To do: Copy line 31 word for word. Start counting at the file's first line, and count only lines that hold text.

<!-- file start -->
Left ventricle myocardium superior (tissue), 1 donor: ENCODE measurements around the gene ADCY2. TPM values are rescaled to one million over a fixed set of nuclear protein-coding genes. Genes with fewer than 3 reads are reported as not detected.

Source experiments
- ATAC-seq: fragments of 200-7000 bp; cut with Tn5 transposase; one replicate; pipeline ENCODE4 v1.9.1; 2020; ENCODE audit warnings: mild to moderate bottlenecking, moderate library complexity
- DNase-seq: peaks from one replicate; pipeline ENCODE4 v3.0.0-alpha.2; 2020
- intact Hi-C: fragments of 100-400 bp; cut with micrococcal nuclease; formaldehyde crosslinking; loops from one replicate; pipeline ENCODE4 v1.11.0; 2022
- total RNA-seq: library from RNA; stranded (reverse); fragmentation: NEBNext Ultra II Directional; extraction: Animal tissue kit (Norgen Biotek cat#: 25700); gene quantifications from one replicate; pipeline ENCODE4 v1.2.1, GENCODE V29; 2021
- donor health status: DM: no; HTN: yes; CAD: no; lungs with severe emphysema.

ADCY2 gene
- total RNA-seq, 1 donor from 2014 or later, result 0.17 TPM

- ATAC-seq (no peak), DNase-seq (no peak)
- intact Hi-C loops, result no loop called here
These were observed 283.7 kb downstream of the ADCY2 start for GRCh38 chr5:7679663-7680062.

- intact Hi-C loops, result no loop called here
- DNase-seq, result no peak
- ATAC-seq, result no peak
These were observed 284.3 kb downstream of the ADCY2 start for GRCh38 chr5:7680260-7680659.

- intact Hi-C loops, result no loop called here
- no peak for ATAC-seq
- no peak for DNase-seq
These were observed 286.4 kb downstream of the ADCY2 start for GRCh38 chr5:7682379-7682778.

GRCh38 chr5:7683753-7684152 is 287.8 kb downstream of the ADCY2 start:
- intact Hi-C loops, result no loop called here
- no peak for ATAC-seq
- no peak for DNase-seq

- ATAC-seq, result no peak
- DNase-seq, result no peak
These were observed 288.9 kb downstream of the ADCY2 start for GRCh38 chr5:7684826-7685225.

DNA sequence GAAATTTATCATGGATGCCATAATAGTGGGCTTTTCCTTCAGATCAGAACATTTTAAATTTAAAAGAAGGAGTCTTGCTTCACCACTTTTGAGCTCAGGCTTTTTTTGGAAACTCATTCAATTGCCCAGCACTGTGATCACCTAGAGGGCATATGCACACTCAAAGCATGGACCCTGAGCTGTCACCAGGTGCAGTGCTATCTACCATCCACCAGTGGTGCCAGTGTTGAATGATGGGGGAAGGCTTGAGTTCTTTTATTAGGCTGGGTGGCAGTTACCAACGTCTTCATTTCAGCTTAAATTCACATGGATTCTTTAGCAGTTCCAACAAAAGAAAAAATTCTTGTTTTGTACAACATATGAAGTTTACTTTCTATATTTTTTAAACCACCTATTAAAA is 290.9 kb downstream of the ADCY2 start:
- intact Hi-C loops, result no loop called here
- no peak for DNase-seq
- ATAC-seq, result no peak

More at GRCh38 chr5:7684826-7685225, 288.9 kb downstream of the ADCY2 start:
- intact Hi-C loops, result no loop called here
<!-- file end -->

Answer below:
- ATAC-seq, result no peak